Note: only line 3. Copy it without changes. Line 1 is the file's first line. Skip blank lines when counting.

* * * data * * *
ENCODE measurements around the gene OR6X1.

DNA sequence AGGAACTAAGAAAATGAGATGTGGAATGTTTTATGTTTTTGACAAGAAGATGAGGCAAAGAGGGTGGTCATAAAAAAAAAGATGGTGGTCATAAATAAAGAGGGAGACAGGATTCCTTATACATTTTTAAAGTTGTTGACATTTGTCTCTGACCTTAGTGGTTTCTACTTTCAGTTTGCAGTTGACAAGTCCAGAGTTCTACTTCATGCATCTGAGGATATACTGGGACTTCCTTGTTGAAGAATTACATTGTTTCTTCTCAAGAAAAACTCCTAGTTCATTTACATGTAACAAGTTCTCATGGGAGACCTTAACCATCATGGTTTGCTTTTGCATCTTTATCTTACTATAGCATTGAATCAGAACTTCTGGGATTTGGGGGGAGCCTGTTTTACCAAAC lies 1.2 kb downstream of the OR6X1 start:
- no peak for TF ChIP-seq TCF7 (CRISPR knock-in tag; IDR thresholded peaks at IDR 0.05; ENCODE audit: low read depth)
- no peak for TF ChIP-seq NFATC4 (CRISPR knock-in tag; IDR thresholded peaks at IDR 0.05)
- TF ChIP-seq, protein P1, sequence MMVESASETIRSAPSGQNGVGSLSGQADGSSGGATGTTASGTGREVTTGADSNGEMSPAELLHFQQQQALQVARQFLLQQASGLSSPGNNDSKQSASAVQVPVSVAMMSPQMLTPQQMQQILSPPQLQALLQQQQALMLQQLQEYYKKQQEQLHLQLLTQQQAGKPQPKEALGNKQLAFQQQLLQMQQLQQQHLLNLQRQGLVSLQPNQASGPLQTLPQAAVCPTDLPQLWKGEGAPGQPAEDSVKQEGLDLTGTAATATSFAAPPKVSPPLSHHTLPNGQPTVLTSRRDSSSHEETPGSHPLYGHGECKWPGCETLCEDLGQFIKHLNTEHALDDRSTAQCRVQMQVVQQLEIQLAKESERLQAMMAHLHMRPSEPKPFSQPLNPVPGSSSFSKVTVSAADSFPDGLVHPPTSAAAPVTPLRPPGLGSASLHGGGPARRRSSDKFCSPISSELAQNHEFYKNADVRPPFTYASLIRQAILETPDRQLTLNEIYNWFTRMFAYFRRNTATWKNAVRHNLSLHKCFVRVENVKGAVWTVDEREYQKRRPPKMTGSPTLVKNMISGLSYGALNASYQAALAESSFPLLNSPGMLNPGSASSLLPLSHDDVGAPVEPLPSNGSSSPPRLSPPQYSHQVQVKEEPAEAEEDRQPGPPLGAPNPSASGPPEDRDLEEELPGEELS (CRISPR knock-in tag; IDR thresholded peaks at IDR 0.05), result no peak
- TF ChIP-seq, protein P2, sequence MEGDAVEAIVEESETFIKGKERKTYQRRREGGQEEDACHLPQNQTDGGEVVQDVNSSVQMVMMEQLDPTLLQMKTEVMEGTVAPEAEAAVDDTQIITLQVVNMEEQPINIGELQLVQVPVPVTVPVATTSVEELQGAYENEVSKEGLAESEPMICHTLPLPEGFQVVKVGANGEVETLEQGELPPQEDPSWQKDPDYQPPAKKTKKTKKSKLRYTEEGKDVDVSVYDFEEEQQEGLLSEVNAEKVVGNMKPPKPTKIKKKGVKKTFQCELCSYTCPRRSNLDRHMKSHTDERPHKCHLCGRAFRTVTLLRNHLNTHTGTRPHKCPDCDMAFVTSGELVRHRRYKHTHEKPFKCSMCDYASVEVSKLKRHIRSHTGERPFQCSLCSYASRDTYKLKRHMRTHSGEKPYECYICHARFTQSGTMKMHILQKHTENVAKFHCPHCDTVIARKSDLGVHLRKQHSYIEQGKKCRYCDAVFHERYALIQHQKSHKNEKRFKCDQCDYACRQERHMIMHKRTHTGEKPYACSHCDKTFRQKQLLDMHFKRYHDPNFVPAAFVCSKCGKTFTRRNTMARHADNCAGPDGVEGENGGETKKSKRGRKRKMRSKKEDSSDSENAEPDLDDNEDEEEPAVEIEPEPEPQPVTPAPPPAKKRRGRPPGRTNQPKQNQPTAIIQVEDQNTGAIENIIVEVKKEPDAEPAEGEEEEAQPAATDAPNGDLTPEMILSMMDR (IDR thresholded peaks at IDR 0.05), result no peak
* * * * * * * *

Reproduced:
- no peak for TF ChIP-seq TCF7 (CRISPR knock-in tag; IDR thresholded peaks at IDR 0.05; ENCODE audit: low read depth)